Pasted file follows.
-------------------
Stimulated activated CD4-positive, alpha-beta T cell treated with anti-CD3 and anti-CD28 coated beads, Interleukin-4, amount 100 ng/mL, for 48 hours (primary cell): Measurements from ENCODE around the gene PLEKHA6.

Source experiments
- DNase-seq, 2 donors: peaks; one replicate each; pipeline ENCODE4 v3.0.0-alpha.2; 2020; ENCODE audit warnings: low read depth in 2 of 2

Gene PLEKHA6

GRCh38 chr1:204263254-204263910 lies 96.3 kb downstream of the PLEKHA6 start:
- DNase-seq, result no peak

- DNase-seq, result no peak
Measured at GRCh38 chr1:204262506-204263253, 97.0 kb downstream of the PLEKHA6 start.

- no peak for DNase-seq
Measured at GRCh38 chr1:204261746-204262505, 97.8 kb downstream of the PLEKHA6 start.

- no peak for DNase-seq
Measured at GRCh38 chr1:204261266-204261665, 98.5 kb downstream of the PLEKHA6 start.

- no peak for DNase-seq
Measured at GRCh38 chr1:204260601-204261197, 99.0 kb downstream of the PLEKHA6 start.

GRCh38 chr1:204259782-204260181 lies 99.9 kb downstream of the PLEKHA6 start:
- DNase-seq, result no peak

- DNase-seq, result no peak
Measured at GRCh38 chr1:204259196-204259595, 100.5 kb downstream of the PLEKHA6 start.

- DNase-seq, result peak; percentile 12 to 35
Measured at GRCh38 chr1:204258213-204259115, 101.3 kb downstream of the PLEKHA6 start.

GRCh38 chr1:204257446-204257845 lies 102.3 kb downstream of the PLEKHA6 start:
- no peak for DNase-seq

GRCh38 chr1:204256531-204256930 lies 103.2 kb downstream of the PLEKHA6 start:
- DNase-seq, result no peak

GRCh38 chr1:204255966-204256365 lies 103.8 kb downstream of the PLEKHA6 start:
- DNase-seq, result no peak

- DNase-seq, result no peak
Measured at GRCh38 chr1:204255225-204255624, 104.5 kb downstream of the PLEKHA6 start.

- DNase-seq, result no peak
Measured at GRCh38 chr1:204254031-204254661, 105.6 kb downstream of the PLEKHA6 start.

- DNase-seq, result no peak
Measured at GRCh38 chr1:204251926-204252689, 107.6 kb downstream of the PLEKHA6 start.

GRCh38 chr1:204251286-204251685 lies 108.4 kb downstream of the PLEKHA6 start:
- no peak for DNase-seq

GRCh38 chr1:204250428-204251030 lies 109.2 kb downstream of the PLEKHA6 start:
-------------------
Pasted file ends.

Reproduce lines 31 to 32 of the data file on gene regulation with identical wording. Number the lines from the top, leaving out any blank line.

- DNase-seq, result no peak
Measured at GRCh38 chr1:204251926-204252689, 107.6 kb downstream of the PLEKHA6 start.